Kansas City Creates Its Own Healthcare Reform

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By a majority decision of 76%, a nine year renewal of a local property tax ensuring access to healthcare for the uninsured or underinsured was passed.

This healthcare tax will be of great aid to the working poor and the providers who cater to their health needs. Comprising 22 cents per $100 of assessed value, which is around $44 if you own a $100,000 house, the tax will generate around $15 million annually.  While the tax does put a slight burden on community members, the overwhelming support shows how many people think it will be for the greater good.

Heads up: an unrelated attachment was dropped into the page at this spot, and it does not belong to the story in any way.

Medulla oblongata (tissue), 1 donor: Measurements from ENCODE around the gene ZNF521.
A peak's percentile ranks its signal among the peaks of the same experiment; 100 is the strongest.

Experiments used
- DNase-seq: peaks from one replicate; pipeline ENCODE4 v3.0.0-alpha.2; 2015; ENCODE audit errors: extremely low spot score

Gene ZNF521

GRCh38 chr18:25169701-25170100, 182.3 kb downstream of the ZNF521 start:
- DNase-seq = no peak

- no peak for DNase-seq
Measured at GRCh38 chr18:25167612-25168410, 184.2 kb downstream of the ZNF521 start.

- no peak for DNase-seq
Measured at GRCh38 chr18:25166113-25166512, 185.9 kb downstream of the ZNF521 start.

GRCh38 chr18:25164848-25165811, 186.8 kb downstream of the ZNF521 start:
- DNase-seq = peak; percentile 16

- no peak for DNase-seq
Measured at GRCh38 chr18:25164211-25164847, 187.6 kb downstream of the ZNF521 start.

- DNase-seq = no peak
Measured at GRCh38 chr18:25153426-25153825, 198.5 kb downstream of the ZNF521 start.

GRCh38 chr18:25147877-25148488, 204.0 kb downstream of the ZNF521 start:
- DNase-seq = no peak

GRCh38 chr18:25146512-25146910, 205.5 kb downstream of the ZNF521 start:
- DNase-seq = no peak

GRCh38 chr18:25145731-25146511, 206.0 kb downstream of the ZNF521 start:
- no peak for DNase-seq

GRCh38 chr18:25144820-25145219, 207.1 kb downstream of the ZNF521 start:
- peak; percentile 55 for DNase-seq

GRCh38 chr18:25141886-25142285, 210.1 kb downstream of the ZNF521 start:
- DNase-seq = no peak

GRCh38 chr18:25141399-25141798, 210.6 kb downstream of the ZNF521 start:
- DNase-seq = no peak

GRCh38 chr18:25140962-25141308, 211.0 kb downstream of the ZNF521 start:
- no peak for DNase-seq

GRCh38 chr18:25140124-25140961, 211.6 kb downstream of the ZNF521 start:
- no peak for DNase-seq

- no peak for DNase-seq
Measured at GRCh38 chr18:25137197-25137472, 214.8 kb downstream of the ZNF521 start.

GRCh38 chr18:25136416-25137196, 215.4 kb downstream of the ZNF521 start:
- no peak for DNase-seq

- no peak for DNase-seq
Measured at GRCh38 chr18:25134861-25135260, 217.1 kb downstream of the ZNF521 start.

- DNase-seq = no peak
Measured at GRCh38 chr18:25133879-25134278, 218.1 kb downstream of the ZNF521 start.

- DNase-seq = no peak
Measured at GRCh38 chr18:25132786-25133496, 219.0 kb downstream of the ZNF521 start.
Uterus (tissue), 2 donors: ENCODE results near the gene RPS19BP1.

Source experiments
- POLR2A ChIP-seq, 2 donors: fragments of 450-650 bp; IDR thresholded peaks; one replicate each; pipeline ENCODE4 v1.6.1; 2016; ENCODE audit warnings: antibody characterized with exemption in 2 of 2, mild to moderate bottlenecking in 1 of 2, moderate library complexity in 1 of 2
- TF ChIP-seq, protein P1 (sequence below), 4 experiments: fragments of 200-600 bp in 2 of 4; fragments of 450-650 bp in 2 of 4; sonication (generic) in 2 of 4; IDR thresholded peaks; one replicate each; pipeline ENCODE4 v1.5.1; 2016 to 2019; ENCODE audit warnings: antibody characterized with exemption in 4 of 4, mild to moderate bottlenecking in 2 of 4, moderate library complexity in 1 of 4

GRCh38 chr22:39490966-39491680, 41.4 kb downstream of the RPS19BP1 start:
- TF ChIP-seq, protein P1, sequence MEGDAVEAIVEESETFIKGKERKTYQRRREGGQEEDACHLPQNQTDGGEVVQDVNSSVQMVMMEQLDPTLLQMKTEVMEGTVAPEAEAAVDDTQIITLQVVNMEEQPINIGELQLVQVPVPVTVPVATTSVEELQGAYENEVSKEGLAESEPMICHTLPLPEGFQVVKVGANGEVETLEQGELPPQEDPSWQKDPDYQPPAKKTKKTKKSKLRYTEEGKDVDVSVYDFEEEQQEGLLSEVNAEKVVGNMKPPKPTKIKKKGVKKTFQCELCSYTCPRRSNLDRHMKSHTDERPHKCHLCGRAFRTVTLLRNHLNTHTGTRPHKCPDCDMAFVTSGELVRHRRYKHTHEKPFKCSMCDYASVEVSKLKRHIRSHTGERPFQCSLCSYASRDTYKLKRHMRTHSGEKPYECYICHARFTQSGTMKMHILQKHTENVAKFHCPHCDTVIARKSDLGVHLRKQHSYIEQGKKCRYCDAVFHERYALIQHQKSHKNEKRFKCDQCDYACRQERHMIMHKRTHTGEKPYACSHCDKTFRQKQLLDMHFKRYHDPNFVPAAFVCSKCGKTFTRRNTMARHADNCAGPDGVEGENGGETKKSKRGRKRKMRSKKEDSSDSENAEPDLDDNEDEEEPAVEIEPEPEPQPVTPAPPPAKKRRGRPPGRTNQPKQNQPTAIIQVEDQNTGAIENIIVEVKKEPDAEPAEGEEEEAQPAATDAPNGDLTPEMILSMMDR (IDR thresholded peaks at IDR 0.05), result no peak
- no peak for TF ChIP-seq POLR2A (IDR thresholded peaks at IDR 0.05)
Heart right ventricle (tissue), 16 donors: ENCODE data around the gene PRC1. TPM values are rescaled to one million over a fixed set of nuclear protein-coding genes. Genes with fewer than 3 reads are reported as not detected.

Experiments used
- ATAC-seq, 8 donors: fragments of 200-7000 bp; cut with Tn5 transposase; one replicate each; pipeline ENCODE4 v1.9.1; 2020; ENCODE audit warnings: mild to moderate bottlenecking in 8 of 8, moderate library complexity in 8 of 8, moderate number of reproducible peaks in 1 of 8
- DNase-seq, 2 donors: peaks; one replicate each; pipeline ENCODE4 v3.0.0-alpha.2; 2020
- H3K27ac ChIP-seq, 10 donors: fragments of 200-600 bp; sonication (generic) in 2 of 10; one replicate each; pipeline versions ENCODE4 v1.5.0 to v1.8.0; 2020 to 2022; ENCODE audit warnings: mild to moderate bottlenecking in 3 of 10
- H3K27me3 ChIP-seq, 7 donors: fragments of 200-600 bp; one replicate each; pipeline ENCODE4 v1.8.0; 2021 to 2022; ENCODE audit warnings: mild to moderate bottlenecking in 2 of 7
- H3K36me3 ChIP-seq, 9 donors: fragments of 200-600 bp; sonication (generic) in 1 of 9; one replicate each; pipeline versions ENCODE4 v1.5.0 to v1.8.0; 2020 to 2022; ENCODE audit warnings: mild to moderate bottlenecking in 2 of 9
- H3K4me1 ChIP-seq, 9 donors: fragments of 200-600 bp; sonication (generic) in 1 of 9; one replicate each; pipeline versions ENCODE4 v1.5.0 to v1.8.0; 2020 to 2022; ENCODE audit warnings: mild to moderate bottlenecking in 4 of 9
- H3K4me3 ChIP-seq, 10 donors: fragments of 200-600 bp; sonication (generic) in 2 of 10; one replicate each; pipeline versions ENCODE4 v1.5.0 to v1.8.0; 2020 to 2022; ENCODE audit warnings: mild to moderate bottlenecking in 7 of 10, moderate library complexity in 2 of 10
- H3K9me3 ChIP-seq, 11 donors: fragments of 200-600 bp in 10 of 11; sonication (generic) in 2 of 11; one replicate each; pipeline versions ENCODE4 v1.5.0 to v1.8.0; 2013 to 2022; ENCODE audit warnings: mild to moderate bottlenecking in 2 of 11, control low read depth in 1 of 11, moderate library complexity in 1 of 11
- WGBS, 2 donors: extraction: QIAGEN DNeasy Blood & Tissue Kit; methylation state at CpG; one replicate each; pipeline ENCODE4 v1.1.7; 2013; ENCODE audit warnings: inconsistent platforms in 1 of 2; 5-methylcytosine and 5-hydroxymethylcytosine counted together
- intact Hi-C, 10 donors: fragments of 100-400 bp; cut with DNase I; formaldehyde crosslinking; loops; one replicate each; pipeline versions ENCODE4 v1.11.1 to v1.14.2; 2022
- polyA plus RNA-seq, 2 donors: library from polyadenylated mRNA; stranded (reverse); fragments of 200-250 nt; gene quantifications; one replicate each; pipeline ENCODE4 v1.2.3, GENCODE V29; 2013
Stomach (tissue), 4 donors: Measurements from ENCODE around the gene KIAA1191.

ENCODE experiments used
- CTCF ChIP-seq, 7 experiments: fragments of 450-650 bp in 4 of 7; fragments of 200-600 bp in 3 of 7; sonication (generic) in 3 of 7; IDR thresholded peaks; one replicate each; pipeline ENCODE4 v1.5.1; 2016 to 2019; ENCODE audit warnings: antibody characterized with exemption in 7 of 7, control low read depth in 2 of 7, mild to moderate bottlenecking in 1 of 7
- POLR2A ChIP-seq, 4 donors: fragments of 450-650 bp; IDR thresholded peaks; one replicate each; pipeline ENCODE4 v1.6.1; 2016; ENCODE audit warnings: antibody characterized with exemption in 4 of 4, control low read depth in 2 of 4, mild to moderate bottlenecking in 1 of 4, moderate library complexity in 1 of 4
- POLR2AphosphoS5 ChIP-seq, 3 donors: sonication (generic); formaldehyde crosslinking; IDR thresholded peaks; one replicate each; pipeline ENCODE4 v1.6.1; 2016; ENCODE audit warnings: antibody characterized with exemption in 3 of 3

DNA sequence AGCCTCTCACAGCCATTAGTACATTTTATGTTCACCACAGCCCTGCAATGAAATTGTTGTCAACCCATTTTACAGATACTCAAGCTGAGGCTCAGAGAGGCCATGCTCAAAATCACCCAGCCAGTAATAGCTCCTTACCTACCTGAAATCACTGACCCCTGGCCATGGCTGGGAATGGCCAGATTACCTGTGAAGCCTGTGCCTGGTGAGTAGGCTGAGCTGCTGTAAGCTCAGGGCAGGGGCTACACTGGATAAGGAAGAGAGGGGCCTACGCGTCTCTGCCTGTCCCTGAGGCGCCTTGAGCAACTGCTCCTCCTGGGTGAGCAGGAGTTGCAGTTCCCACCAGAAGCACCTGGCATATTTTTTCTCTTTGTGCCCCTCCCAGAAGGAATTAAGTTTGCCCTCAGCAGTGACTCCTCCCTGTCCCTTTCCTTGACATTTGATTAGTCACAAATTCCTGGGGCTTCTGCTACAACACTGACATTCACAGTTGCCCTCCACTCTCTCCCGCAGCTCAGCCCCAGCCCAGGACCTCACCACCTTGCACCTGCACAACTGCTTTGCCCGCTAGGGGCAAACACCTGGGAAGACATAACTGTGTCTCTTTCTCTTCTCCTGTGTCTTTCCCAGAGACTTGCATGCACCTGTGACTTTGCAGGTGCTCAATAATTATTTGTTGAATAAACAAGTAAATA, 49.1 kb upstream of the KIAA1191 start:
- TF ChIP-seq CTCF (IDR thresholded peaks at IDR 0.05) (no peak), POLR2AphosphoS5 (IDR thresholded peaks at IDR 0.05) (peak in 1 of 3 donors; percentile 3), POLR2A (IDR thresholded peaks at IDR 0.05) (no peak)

Even though this increases healthcare taxation in Kansas City, a stemming cause of the passage of this tax is the uncertainty of national healthcare reform. This tax provides coverage for those who have no health insurance, precisely the same as national healthcare reform. It may take some time for the effects of the Affordable Healthcare Act to be felt, and rather than leave it up in the air, Kansas City decided to take healthcare action now.

The $15 million will be divvied up between the following safety net providers:

·         Truman Medical Centers – about $10.2 million

·         Kansas City’s ambulance care – about $2.4 million

·         Northland Health Care Access – about $480,000

·         Samuel U. Rodgers Health Center – about $480,000

·         Cabot Westside Health Center – about $480,000

·         Swope Health Services – about $480,000

·         KC Care Clinic (formerly the free health clinic) – about $480,000

Granting this health tax renewal shows continued support of taking care of the indigent population in Kansas City and those who provide care for them.


Jim Ellis


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